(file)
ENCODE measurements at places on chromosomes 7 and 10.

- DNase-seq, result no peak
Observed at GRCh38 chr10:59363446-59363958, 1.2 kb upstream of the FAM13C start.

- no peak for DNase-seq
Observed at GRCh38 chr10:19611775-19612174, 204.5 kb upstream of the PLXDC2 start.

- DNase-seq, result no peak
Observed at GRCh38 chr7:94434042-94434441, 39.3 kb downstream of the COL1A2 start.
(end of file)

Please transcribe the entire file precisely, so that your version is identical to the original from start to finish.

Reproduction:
ENCODE measurements at places on chromosomes 7 and 10.

- DNase-seq, result no peak
Observed at GRCh38 chr10:59363446-59363958, 1.2 kb upstream of the FAM13C start.

- no peak for DNase-seq
Observed at GRCh38 chr10:19611775-19612174, 204.5 kb upstream of the PLXDC2 start.

- DNase-seq, result no peak
Observed at GRCh38 chr7:94434042-94434441, 39.3 kb downstream of the COL1A2 start.